Alleged neo-Nazi gunman attacks Russian intelligence office | News | DW | 21.04.2017
  1. Inhalt
  2. Navigation
  3. Weitere Inhalte
  4. Metanavigation
  5. Suche
  6. Choose from 30 Languages


Alleged neo-Nazi gunman attacks Russian intelligence office

Two people have died after a gunman opened fire at a regional FSB intelligence office in the eastern Russian city of Khabarovsk. He is also suspected of killing a shooting instructor to steal guns for the attack.

An 18-year-old man opened fire at a local office of Russia's Federal Security Service (FSB) on Friday, killing one FSB employee and a civilian in a far eastern Russian city, authorities said.

Authorities said the attacker began shooting as soon as he entered the reception area of the agency's office in Khabarovsk.

One other visitor was also wounded in the attack. The assailant was subsequently shot dead, according to the FSB, the domestic intelligence agency that is the main successor of the Soviet KGB.

The suspect is also believed to have shot and killed a shooting instructor to steal two handguns and a carbine, the intelligence agency said later on Friday.

Both the visitor who was killed and the one who was injured were from former Soviet states outside Russia, the FSB added.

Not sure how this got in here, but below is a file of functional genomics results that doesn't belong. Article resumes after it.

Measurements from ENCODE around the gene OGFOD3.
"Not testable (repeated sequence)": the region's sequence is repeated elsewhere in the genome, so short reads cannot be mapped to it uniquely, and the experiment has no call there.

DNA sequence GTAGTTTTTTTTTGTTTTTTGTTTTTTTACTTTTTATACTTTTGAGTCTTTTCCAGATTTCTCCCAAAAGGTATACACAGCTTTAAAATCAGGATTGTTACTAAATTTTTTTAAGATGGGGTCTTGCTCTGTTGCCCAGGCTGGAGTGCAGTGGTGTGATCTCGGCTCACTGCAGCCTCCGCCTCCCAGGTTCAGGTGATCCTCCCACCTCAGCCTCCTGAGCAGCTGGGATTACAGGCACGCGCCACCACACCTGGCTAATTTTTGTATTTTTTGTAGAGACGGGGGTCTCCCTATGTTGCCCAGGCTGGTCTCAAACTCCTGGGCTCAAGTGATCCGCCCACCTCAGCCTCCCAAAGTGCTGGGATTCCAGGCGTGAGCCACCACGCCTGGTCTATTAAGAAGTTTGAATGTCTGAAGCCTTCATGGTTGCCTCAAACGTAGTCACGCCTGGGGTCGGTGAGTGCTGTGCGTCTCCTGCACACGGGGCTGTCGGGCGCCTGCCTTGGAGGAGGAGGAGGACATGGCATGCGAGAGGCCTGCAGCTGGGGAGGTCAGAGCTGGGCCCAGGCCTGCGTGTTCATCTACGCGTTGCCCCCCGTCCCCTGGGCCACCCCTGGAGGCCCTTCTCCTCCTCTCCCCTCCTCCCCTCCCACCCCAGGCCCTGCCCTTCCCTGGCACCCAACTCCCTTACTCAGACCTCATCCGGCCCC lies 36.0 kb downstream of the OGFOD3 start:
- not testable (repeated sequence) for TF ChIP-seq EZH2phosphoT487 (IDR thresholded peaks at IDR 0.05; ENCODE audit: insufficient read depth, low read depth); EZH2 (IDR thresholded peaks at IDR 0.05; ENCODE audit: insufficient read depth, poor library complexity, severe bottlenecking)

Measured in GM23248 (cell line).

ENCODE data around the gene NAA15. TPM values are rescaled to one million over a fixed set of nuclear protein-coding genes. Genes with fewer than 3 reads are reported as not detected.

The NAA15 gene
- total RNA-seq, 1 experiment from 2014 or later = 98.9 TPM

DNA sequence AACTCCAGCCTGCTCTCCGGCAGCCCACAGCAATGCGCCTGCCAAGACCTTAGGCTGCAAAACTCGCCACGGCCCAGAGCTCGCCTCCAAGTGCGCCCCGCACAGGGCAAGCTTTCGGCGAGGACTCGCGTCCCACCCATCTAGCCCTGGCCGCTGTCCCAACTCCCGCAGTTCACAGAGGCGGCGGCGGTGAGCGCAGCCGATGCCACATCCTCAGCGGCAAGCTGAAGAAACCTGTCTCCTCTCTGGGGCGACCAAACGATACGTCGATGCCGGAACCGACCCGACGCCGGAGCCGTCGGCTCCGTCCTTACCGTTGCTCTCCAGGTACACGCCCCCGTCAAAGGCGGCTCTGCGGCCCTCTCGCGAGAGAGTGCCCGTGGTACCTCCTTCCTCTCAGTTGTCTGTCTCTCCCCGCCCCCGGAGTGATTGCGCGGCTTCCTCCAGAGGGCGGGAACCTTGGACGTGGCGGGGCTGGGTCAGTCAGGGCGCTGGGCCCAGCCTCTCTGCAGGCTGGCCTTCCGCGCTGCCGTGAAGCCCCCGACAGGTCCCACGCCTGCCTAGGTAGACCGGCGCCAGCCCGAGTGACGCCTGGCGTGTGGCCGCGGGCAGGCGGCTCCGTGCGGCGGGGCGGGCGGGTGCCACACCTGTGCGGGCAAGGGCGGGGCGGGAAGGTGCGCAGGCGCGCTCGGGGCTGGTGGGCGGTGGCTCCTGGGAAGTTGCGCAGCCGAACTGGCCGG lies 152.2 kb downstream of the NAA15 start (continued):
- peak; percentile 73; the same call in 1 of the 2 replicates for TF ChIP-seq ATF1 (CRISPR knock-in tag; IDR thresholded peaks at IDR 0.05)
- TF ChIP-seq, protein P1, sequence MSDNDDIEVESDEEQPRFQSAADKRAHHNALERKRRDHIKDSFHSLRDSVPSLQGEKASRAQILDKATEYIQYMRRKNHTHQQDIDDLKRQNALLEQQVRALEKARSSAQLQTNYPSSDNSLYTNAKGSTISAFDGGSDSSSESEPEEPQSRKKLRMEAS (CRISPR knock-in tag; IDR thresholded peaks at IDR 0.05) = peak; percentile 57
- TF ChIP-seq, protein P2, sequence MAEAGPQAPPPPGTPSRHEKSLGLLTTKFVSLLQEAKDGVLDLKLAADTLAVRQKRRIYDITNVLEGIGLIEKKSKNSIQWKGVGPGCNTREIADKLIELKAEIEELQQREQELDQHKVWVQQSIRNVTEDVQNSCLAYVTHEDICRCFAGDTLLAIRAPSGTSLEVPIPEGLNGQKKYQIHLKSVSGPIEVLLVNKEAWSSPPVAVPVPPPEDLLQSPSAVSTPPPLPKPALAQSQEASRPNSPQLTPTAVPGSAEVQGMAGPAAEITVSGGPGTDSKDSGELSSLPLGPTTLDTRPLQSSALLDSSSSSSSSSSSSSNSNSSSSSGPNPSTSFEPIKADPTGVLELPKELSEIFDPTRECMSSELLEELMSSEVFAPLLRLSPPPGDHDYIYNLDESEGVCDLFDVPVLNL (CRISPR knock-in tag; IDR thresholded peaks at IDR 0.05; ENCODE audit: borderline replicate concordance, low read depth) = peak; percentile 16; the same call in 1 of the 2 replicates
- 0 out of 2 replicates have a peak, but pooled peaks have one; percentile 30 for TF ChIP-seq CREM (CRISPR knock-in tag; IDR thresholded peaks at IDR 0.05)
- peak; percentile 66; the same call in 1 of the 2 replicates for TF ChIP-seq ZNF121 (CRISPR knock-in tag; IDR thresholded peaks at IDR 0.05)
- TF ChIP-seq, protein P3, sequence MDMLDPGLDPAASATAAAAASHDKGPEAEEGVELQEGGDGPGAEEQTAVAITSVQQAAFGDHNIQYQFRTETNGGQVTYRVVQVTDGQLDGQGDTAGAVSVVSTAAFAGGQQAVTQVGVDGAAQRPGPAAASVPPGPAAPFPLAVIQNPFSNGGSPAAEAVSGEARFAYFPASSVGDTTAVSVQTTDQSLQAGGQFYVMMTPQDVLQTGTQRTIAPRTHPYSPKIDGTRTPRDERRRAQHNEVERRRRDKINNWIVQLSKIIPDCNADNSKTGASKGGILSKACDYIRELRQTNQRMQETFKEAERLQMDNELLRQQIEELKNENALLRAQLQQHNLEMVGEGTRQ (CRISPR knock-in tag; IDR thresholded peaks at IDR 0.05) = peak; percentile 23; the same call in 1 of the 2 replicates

The Site Intelligence Group, a US-based monitoring service, said that the self-proclaimed "Islamic State" (IS) group claimed responsibility for the attack through its Amaq news agency. 

The claim of responsibility contradicted earlier reports from Russian news agency TASS and the FSB which said that the assailant was a local resident and had been active in the neo-Nazi scene.

"There is information about his belonging to a neo-Nazi group," the FSB said in an earlier statement, without providing further details.

Attacks on Russian law enforcement are generally rare occurrences outside the country's volatile North Caucasus region. Russia has seen significant support for far-right groups that have sparked brutal confrontations with immigrants from the former Soviet region.

Authorities under President Vladmir Putin have also cracked down on neo-Nazi extremists within the country, despite stoking nationalist sentiment since the annexation of Crimea from Ukraine in 2014.

The country was shaken earlier this month when a suicide bomber struck a St. Petersburg metro train, killing 16 people. The suspected bomber and his accomplices were reportedly from Central Asia.

rs/bw (AP, AFP, dpa, Reuters)